Did you know that the proper method of destroying or "retiring" a flag that is worn out or soiled is to burn it? Boy Scouts and American Legion groups regularly perform such ceremonies. However, ordinary citizens who have burned flags for other reasons, such as political protest, have often been subject to arrest in this country. This is because many states, including Texas, have had laws making it a crime to burn or desecrate the flag. In 1984, Gregory Lee Johnson was arrested for burning a flag during a protest outside the Republican National Convention in Texas. His case eventually went to the Supreme Court of the United States. In the 5 to 4 ruling the Court explained that what Johnson did is a form of speech that is protected by the First Amendment. 


In response to 1984 Supreme Court decision, flag supporters have tried to pass a constitutional amendment to protect the flag or prohibit flag burning. A proposed constitutional amendment needs a two-thirds majority in both houses of Congress and be approved by three-fourths of the state legislatures. Since the Supreme Court ruling, the House has approved flag amendments in 1995, 1997, 1999 and 2001, and 2005, all with the necessary 2/3 majority. The Senate, in votes in 1995 and 2000, came up with only 63 votes, four short of the two-thirds majority needed. In 2006, the Senate was only one vote short of the 67 needed.

The debate continues. In November 2016, then-President-Elect Donald Trump tweeted, “Nobody should be allowed to burn the American flag – if they do, there must be consequences – perhaps loss of citizenship or year in jail!” Imagine that you are a recently elected U.S. Senator, and this amendment has been submitted to the Senate again. You will be asked to vote on this issue, which is very important to many of your constituents. Before voting, you must learn about the arguments on both sides and make an informed decision. Then you will vote on this issue: Should the United States enact a constitutional amendment to prohibit flag burning? 

Background for Everyone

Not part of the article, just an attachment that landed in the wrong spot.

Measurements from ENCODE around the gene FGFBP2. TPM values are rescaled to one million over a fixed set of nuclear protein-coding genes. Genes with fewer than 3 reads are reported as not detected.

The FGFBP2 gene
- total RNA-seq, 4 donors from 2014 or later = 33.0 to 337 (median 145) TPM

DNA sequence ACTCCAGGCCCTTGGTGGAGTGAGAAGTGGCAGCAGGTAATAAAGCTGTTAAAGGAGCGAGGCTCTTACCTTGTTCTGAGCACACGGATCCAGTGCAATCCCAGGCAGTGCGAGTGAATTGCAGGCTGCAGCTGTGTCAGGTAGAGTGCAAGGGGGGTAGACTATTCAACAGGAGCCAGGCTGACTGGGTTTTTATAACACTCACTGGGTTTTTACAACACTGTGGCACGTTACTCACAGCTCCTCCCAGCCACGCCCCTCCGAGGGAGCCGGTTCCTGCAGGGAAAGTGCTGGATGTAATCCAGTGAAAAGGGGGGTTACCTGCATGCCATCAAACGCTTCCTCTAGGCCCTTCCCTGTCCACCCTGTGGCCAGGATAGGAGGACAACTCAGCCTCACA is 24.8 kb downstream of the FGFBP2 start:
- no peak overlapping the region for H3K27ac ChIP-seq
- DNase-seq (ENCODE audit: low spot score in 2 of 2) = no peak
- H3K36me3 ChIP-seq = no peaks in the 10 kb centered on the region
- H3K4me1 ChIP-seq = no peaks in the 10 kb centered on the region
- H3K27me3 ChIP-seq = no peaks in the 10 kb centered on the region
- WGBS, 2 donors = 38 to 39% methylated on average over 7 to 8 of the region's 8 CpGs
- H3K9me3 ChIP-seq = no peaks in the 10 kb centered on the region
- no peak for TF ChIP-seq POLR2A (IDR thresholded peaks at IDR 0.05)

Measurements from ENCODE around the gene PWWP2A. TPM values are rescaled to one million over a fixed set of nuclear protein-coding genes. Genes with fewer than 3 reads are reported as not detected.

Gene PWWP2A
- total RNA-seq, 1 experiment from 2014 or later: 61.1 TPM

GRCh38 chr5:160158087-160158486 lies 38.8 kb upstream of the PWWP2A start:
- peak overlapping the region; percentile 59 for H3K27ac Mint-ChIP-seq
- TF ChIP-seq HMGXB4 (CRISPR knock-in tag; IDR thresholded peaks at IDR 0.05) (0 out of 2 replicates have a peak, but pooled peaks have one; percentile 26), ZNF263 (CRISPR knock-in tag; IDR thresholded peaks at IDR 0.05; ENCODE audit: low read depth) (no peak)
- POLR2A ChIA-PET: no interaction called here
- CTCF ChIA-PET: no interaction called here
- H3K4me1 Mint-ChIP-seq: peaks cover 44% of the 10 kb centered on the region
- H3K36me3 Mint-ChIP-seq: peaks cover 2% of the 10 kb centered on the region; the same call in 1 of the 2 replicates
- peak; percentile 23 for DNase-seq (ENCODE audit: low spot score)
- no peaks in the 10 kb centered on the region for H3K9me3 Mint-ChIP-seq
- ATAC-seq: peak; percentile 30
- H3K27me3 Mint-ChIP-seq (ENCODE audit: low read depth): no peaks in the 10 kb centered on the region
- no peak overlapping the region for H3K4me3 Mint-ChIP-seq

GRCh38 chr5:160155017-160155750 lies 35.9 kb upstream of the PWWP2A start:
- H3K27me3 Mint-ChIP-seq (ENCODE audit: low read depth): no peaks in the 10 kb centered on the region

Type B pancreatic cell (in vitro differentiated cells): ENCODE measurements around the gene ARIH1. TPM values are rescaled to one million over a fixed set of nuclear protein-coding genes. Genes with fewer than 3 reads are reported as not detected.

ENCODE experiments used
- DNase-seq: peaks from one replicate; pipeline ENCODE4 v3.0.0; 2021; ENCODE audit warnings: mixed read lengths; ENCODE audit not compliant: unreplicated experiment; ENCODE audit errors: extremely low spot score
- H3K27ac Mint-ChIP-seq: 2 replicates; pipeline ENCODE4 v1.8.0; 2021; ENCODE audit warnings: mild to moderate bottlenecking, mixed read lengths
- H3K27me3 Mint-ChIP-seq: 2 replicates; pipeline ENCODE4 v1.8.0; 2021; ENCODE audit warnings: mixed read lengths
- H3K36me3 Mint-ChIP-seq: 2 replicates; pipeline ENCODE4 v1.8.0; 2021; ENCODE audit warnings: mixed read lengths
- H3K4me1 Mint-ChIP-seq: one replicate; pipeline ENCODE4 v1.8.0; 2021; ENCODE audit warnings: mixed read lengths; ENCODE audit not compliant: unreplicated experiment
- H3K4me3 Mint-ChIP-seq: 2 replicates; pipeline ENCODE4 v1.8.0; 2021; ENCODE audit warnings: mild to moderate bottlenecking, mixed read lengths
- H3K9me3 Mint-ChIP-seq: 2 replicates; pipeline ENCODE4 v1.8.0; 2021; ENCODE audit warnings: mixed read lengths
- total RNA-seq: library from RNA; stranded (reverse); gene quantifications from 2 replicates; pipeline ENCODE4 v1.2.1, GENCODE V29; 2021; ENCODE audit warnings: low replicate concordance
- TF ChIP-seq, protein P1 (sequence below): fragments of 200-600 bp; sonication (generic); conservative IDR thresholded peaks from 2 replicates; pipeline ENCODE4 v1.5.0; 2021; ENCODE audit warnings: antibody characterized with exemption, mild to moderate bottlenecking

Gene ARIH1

Read the CNN article, High court rulings led to quest for flag-burning amendment.


Your teacher will assign you one of the base groups listed below. You and the other members of your group will read at least two of the articles that have been assigned to your base group.

 When all members of the group have finished reading, work together to complete Student Handout #1. Fill in the information regarding the position of your base group.

Students will form jigsaw groups so they are working with one person from each of the other base groups. Each person in the jigsaw group will share his or her findings from the initial reading. All members of the jigsaw group will listen and use this new information to complete Student Handout #2.

  1. The jigsaw group will identify the strongest arguments for and against the amendment to prohibit flag burning and discuss them.

  2. Each individual will reflect on the arguments and make a decision regarding whether he or she is for or against the amendment to prohibit flag burning.

  3. The U.S. Senate, which is composed of all members of the class, will convene and debate the issue. Then they will vote to see if the amendment passes.

Real World Feedback

Since it is possible that the U.S. Senate will be voting on this in the future, write a letter to your Senator expressing your viewpoint on the question, "Should the United States enact a constitutional amendment to prohibit flag burning?" In your letter, be sure to state your position clearly and provide arguments that support your position.


  1. Should the U.S. Constitution be changed if the majority of people believe it should be? Why or why not?

  2. What is the likelihood that an amendment will be passed in the future?

  3. Is writing a letter an effective way to influence the process? What are some other ways that citizens can be involved in the amendment process?